The UK wheat harvest is set to be a third lower than normal after a wet winter and freezing start to the year, putting further financial pressure on farmers and potentially driving up food prices.

Please wait while this video loads. If it doesn't load after a few seconds you may need to have Adobe Flash installed.

Many fields across the UK were not planted in autumn because soil was still waterlogged after last year's record rainfall, writes Channel 4 News Science Editor Tom Clarke. And now the absence of spring has meant what little crop was sown has failed to grow well.

"It's the worst start to a year that I can remember, or my father can remember," says Will Wastling, who manages 2000 acres in the East Riding of Yorkshire.

On his well-drained soil near the Humber estuary, they did manage to sow crops of winter wheat, but it has failed to grow. "If anything it's gone backwards," says Mr Wastlng. "The plants are smaller than they were in November."

Stripped bare

It is the same picture on a neighbouring field of oil seed rape. By April the rape should be waist high and about to break out in characteristic yellow flowers. But the plants are just a few inches high and have been stripped bare by pigeons left hungry in a freezing spring.

Mr Wastling has chosen to abandon most of his winter wheat crop and re-sow the fields with spring wheat. It means much lower yields, but at least he will have some wheat to sell come harvest time.

It's the worst start to a year that I can remember, or my father can remember. Will Wastling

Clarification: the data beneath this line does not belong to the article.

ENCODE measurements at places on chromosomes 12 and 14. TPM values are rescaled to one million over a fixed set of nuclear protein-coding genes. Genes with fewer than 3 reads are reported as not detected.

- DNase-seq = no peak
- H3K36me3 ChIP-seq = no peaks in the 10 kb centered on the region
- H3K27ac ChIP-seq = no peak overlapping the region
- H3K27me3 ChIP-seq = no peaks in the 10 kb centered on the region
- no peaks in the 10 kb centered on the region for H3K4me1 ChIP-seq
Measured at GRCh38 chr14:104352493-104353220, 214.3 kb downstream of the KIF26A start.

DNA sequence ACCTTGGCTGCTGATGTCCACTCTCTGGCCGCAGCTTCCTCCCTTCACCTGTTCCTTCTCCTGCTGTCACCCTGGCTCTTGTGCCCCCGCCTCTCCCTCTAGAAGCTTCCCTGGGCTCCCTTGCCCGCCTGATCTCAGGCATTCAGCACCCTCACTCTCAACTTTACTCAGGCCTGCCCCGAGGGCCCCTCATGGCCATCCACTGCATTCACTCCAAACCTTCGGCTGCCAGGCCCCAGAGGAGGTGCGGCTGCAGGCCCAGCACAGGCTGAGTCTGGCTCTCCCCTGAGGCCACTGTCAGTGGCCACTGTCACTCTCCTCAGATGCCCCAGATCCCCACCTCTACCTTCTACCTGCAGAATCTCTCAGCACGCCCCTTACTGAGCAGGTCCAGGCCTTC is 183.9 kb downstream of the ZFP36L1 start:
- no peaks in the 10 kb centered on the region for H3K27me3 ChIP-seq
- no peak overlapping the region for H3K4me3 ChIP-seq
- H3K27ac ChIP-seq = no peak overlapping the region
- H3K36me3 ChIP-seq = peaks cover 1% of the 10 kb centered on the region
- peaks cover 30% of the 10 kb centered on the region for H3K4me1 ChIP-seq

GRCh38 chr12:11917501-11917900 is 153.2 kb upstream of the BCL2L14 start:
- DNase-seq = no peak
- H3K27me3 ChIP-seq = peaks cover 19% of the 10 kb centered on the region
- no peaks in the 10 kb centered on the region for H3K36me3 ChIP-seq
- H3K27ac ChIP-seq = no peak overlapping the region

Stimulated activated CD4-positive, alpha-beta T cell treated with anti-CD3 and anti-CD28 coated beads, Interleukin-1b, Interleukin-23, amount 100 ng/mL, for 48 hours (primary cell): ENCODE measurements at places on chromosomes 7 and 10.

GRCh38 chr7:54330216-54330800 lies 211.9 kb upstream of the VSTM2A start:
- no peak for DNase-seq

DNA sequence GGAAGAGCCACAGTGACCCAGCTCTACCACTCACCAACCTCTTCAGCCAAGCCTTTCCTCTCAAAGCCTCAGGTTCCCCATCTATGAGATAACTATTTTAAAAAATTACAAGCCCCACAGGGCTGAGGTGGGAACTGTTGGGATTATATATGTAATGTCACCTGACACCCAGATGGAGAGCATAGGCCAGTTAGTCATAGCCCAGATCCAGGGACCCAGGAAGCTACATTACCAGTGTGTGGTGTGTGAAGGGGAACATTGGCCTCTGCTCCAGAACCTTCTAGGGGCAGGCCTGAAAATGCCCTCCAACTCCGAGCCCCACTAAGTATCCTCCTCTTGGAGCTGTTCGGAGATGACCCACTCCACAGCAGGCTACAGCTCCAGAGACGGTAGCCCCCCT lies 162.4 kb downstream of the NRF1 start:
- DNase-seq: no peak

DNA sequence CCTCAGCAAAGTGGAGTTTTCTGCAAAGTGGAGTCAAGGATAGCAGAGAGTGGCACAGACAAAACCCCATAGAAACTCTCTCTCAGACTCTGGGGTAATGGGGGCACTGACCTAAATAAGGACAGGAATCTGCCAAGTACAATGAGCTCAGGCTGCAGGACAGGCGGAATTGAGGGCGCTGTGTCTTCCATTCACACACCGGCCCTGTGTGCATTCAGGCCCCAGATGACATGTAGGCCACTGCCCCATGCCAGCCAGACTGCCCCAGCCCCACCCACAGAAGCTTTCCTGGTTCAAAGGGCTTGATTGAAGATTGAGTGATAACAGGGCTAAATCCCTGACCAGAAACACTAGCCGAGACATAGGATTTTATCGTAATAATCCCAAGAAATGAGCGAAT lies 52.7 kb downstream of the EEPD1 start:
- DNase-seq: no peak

It is a similar picture nationwide and already traders are predicting a spectacularly bad year for UK wheat production. In a typical year the UK produces about 15 million tonnes of wheat. Last year's dismal summer saw yields down to 13 million tonnes, but this year could be even worse.

The UK wheat harvest  is set to be a third lower than normal after a wet winter and freezing start to the year, putting further financial pressure on farmers and potentially driving up food prices.

According to grain trader Jonathan Lane, of Gleadells in Lincolnshire (pictured above with Tom Clarke), harvests could be as low as 10 million tonnes of poor quality grain.

As UK sheep farmers come to terms with losses due to the cold spring, arable farmers could be facing a "perfect storm," warns Mr Lane. Global wheat prices are forecast to be low this year, pushing down the value of what little crop farmers manage to harvest.

"But there's still a lot of weather between now and harvest time," he says. If the world price of wheat does stay high it will be a relief to farmers, but could mean sharp rises in food prices for consumers because of the poor harvests.

Article Tags